#4Homebuilder confidence remains firm if slightly nicked due to recent hurricanes. The National Association of Home Builders’ Housing Market Index shed three points during September to a seasonally adjusted reading of 64. This was the 39th straight month in which the index was above a reading of 50, indicating that a greater percentage of homebuilders see the housing market as being “good” rather than being “poor.” The index dropped by six points in the Midwest (59) and four points in the South (59) but increased in both the West (up two points to 79) and Northeast (up a point to 50). Losing four points each were measures of both current sales (70) and expected sales (73) of single-family homes. The index of traffic of prospective buyers lost one point to 47. While describing homebuilders’ confidence as being “on very firm ground,” the press release noted that Hurricanes Harvey and Irma “have intensified [builders’] concerns about the availability of labor and the cost of building materials.”

#5Forward-looking economic indicators suggest continued economic growth for the rest of the year. The Conference Board’s Leading Economic Indicators had a half point during August to a reading of 128.8 (2010=100). This was up 4.4 percent from its year-ago reading. Seven of the ten components to the leading indicators made positive contributions, led by housing building permits, the interest rate spread, and consumers’ expectations for business conditions. The coincident index was unchanged in August but was 1.9 percent above its August 2016 reading. A drop industrial production matched the positive impact of the coincident index’s three other components (nonfarm payrolls, personal income net of transfer payments, and manufacturing/trade sales). The lagging index added 4/10ths of a point to 125.2 (+2.5 percent versus August 2016). The press release noted that the data do not reflect the impact of recent hurricanes on the economy but also stated that “the underlying trends suggest that the current solid pace of growth should continue in the near term.”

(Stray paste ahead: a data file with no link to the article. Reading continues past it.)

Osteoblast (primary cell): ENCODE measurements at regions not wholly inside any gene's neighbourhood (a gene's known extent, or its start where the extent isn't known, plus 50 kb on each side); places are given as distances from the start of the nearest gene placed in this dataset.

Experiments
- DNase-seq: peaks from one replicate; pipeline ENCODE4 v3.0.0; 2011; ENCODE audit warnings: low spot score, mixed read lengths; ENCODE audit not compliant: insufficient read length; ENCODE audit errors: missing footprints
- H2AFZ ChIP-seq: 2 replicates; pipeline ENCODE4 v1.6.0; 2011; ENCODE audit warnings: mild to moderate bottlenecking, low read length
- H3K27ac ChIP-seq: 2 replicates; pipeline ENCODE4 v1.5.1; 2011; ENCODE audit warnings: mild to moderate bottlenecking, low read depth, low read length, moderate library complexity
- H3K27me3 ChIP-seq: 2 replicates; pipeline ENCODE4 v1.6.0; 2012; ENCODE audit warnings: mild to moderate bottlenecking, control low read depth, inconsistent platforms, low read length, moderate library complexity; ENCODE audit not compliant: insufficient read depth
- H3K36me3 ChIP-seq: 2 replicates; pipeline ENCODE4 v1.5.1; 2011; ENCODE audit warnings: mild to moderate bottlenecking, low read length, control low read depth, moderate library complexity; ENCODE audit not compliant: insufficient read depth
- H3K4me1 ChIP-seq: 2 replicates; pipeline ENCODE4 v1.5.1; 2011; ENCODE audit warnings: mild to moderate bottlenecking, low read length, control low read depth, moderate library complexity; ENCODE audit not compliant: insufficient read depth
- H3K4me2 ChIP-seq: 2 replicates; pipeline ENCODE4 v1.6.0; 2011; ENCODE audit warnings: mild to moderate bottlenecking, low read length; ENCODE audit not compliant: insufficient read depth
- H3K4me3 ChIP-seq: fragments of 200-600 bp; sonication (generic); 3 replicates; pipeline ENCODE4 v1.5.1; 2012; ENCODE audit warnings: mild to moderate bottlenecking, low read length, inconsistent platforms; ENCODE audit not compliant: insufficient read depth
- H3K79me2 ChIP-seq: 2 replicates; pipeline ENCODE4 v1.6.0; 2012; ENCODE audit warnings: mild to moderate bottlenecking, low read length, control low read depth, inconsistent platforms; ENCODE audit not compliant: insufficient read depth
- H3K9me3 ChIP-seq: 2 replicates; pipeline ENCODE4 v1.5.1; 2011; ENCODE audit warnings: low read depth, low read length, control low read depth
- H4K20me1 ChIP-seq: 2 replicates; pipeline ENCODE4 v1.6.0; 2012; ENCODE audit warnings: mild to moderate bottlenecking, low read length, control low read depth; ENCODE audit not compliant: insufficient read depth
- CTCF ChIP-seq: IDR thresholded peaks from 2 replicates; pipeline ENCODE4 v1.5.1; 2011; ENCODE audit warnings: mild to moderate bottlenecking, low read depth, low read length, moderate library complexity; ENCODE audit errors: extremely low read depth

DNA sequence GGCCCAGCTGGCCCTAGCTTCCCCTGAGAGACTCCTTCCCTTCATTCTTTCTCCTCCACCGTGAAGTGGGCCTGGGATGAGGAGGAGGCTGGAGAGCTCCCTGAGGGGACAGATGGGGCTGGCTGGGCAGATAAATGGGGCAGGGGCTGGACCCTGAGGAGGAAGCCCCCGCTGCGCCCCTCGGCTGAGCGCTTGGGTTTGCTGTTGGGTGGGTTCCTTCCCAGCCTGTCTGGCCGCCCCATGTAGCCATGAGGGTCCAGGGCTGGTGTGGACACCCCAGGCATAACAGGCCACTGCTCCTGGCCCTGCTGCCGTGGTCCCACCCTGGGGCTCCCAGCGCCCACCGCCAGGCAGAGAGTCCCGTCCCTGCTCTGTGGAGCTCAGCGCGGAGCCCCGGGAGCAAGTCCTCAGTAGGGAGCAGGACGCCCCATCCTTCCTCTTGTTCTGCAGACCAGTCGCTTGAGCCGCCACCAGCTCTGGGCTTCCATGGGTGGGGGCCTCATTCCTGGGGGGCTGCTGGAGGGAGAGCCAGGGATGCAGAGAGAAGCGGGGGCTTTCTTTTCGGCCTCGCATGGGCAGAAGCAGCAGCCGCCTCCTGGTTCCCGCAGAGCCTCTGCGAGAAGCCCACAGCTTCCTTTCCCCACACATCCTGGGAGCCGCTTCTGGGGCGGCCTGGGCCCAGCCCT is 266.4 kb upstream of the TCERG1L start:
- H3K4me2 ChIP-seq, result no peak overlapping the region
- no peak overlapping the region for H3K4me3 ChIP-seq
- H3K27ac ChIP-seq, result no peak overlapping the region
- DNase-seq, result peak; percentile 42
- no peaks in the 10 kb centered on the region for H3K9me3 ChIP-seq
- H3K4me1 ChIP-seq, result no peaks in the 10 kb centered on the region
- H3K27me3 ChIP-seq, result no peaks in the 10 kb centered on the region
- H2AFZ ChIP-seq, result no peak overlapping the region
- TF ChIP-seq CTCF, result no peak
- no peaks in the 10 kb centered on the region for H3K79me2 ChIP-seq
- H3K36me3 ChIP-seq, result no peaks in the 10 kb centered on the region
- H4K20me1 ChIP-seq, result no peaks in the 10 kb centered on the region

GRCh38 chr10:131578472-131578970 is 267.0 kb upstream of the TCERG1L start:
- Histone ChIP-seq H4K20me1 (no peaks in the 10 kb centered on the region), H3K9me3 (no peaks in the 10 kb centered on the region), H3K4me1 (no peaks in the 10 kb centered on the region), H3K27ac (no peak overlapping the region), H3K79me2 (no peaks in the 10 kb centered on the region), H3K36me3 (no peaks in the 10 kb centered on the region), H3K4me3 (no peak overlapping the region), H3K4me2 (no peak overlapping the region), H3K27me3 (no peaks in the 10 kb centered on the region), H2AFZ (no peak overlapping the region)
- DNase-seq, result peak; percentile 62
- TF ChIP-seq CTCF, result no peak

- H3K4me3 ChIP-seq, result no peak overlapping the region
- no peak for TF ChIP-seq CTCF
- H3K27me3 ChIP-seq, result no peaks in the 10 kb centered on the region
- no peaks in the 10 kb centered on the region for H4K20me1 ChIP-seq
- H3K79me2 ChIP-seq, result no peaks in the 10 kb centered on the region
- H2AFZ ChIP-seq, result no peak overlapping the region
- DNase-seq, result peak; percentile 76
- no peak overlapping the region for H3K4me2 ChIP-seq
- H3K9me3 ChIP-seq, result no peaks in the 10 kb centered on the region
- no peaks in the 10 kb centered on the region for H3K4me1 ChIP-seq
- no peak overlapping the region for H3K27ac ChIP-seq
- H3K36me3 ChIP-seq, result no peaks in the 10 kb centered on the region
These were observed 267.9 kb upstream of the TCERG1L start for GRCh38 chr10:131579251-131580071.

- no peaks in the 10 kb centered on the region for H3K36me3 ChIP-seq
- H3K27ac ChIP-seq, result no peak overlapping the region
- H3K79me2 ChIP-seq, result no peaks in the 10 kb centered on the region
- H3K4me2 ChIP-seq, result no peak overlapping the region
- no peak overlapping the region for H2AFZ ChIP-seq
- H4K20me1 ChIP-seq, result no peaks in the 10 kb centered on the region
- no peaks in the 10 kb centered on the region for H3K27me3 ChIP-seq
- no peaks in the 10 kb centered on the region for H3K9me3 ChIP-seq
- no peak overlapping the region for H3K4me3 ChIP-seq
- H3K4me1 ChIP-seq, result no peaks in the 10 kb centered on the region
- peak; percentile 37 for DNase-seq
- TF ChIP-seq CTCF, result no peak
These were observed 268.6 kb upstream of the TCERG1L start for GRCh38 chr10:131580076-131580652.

Other U.S. economic data released over the past week:
Jobless Claims (week ending September 16, 2017, First-Time Claims, seasonally adjusted): 259,000 (-23,000 vs. previous week; +7,000 vs. the same week a year earlier). 4-week moving average: 268,750 (+4.7% vs. the same week a year earlier).
Import Prices (August 2017, All Imports, not seasonally adjusted): +0.6% vs. July 2017, +2.1% vs. August 2016. Nonfuel Imports: +0.3% vs. July 2017, +1.0% vs. August 2016.
Export Prices (August 2017, All Exports, not seasonally adjusted): +0.6% vs. July 2017, +2.3% vs. August 2016. Nonagricultural exports: +0.7% vs. July 2017, +2.4% vs. August 2016.
Treasury International Capital (July 2017, Net Domestic Securities Purchased by Foreigners, not seasonally adjusted): vs. June 2017: +$5.1 billion, vs. July 2016: +64.9 billion.
FHFA House Price Index (July 2017, Purchase-Only Index, seasonally adjusted): +0.2% vs. June 2017, +6.3% vs. July 2016.

The opinions expressed here are not necessarily those of Kevin’s current and previous employers. No endorsements are implied.